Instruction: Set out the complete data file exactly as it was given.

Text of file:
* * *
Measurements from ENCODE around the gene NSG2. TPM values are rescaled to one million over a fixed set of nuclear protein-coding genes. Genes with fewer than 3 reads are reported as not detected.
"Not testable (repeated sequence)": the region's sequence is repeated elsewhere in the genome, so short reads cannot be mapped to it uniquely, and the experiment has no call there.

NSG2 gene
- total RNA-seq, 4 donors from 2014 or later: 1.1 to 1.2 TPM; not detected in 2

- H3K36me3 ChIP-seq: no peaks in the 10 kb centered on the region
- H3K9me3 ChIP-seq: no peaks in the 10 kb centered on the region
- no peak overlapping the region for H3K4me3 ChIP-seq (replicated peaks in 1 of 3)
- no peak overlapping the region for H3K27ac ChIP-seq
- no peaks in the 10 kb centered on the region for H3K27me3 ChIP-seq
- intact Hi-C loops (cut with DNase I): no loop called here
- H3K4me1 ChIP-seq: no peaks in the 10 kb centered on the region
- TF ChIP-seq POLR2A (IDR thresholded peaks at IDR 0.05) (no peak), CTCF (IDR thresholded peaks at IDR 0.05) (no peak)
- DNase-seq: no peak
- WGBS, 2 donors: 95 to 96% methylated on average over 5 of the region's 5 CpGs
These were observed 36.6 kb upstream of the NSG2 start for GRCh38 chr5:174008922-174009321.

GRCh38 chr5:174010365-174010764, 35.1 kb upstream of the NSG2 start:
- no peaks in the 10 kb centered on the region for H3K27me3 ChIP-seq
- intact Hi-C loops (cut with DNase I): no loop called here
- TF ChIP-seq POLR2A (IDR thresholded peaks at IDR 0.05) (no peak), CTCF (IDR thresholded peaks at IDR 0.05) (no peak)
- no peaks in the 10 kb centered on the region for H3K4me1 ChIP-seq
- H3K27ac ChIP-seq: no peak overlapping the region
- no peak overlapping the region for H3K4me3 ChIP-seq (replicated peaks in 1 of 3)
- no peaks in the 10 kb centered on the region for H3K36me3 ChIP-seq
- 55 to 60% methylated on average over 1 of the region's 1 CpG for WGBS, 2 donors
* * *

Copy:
Measurements from ENCODE around the gene NSG2. TPM values are rescaled to one million over a fixed set of nuclear protein-coding genes. Genes with fewer than 3 reads are reported as not detected.
"Not testable (repeated sequence)": the region's sequence is repeated elsewhere in the genome, so short reads cannot be mapped to it uniquely, and the experiment has no call there.

NSG2 gene
- total RNA-seq, 4 donors from 2014 or later: 1.1 to 1.2 TPM; not detected in 2

- H3K36me3 ChIP-seq: no peaks in the 10 kb centered on the region
- H3K9me3 ChIP-seq: no peaks in the 10 kb centered on the region
- no peak overlapping the region for H3K4me3 ChIP-seq (replicated peaks in 1 of 3)
- no peak overlapping the region for H3K27ac ChIP-seq
- no peaks in the 10 kb centered on the region for H3K27me3 ChIP-seq
- intact Hi-C loops (cut with DNase I): no loop called here
- H3K4me1 ChIP-seq: no peaks in the 10 kb centered on the region
- TF ChIP-seq POLR2A (IDR thresholded peaks at IDR 0.05) (no peak), CTCF (IDR thresholded peaks at IDR 0.05) (no peak)
- DNase-seq: no peak
- WGBS, 2 donors: 95 to 96% methylated on average over 5 of the region's 5 CpGs
These were observed 36.6 kb upstream of the NSG2 start for GRCh38 chr5:174008922-174009321.

GRCh38 chr5:174010365-174010764, 35.1 kb upstream of the NSG2 start:
- no peaks in the 10 kb centered on the region for H3K27me3 ChIP-seq
- intact Hi-C loops (cut with DNase I): no loop called here
- TF ChIP-seq POLR2A (IDR thresholded peaks at IDR 0.05) (no peak), CTCF (IDR thresholded peaks at IDR 0.05) (no peak)
- no peaks in the 10 kb centered on the region for H3K4me1 ChIP-seq
- H3K27ac ChIP-seq: no peak overlapping the region
- no peak overlapping the region for H3K4me3 ChIP-seq (replicated peaks in 1 of 3)
- no peaks in the 10 kb centered on the region for H3K36me3 ChIP-seq
- 55 to 60% methylated on average over 1 of the region's 1 CpG for WGBS, 2 donors